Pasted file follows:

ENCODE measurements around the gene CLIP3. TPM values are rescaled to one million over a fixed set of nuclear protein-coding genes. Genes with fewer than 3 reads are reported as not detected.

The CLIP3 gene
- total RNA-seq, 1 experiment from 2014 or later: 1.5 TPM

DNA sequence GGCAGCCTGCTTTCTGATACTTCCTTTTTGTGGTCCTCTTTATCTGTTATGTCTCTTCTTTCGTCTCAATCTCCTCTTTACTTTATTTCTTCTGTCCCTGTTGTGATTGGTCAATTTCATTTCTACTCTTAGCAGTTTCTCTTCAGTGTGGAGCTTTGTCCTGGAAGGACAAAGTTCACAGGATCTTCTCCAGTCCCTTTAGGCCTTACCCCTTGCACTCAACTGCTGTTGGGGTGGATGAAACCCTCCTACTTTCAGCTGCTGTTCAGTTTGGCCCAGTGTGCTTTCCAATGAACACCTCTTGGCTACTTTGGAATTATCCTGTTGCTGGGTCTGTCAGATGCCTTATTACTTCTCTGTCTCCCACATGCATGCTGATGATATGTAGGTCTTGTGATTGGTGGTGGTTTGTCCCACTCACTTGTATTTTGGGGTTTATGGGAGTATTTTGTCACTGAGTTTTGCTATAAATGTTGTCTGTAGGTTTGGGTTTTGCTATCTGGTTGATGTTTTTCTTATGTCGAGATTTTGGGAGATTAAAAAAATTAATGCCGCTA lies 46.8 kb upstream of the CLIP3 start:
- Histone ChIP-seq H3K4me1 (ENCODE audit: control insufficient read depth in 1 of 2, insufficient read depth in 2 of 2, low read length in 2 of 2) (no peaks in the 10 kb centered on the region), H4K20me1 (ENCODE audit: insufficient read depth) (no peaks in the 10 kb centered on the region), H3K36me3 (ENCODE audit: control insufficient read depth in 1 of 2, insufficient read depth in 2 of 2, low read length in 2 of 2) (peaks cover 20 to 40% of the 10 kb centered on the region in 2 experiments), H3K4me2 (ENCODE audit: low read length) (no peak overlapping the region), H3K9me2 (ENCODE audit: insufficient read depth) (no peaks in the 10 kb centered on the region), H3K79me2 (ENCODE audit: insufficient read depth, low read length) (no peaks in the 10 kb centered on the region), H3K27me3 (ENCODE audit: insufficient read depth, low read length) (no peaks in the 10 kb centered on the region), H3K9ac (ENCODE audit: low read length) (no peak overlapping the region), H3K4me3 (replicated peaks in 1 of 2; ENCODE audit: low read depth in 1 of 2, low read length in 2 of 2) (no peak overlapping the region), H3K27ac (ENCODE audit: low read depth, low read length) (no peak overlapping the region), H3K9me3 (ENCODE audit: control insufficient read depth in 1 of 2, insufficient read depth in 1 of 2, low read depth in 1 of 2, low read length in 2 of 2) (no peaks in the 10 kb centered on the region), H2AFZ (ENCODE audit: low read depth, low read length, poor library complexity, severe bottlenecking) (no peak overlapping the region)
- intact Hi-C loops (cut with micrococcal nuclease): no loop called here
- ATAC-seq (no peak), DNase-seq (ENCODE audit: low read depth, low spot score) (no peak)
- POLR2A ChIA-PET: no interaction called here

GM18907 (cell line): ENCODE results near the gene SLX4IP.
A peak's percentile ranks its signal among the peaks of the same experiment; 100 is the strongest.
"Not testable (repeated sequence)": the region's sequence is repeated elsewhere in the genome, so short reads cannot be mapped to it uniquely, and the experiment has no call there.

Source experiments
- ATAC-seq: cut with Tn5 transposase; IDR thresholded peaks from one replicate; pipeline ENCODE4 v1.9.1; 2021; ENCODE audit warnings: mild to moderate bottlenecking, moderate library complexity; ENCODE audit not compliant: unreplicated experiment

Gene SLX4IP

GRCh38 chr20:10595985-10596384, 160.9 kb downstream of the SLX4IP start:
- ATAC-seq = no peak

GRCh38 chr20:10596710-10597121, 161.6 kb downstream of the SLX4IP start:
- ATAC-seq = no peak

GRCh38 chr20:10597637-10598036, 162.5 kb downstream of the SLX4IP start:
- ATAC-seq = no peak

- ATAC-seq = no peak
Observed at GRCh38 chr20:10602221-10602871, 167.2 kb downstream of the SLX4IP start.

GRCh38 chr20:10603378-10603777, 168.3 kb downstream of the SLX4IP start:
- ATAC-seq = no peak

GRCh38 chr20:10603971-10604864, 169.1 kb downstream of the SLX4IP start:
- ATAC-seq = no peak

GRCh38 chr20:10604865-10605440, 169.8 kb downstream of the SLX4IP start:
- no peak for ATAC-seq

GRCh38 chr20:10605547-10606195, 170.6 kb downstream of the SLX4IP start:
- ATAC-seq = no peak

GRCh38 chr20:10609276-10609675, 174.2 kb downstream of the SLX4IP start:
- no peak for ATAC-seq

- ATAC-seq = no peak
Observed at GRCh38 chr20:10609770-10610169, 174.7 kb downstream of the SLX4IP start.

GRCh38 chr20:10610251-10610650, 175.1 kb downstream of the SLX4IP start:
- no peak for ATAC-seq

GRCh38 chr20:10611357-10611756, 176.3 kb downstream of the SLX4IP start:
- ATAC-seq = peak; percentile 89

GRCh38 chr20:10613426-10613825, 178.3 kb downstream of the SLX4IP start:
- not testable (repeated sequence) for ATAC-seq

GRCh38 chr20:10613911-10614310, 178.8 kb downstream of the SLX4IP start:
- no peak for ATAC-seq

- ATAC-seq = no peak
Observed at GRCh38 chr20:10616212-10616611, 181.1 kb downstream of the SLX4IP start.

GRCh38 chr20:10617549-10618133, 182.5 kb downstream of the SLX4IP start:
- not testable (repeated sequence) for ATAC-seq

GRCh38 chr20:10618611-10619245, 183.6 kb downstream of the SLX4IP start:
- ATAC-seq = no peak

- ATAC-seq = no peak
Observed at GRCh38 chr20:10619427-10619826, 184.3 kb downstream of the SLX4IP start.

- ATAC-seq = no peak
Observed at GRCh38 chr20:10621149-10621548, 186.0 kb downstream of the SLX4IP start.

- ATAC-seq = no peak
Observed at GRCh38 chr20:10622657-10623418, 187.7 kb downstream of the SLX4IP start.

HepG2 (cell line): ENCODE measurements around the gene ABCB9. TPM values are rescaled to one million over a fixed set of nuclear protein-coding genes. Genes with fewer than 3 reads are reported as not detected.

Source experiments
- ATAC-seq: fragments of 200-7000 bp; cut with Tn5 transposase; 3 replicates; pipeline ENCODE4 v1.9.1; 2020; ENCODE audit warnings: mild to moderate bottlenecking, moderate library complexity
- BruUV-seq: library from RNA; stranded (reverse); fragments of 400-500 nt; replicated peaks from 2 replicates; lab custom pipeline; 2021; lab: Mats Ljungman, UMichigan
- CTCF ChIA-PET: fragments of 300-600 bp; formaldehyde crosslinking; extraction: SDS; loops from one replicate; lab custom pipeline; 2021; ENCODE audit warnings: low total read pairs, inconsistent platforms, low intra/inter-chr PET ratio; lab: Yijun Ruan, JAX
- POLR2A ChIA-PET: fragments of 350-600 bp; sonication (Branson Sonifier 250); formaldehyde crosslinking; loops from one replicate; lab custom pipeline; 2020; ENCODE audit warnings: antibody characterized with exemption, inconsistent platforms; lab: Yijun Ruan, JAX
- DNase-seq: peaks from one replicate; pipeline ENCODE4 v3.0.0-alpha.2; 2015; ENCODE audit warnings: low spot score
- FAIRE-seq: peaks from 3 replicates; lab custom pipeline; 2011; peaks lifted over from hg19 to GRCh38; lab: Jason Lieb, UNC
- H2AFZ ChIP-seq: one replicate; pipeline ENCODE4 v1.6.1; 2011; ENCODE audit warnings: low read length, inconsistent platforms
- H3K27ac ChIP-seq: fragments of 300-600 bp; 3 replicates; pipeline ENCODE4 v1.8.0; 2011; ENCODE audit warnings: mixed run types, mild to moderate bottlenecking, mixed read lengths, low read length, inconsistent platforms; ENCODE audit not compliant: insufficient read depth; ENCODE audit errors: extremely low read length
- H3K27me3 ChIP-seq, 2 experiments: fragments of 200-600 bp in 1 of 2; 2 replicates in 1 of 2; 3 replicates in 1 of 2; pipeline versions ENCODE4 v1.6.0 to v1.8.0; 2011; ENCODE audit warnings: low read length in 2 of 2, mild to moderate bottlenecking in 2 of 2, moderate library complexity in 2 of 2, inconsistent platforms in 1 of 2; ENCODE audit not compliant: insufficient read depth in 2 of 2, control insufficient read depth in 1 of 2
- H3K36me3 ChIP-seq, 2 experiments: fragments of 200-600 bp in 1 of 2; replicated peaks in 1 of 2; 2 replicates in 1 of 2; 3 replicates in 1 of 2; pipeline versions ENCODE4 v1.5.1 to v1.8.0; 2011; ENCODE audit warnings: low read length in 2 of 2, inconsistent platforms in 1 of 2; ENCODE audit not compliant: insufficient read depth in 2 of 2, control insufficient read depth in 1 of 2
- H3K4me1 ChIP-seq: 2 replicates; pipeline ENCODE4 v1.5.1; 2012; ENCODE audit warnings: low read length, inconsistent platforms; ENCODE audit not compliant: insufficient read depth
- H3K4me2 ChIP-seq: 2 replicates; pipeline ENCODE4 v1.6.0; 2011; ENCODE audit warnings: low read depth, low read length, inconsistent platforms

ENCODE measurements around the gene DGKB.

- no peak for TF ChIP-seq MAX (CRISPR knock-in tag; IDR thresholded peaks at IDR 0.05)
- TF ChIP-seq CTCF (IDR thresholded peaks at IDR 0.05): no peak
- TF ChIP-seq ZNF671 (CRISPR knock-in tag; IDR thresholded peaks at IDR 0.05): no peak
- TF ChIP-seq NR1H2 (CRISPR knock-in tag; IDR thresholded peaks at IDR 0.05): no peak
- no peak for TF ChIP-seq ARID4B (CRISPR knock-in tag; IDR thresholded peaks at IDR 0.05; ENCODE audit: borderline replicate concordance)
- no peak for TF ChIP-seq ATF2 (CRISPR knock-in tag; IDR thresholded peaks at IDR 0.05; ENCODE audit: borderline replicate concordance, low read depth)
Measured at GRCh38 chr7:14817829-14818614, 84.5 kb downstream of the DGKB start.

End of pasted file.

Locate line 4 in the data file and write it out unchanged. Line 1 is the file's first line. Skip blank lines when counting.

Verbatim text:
DNA sequence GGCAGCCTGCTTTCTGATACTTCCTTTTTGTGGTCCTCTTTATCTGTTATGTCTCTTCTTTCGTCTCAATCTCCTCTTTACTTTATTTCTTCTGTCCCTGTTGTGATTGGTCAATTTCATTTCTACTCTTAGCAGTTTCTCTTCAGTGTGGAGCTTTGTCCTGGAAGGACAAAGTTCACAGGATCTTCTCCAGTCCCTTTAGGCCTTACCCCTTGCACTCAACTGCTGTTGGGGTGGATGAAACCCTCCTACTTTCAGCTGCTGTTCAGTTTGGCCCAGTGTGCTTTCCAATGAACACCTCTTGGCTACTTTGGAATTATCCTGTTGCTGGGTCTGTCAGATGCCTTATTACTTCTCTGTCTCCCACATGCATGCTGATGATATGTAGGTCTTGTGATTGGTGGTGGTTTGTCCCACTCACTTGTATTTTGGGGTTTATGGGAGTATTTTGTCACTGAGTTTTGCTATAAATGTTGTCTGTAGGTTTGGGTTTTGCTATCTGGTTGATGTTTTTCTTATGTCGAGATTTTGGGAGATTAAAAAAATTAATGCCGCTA lies 46.8 kb upstream of the CLIP3 start: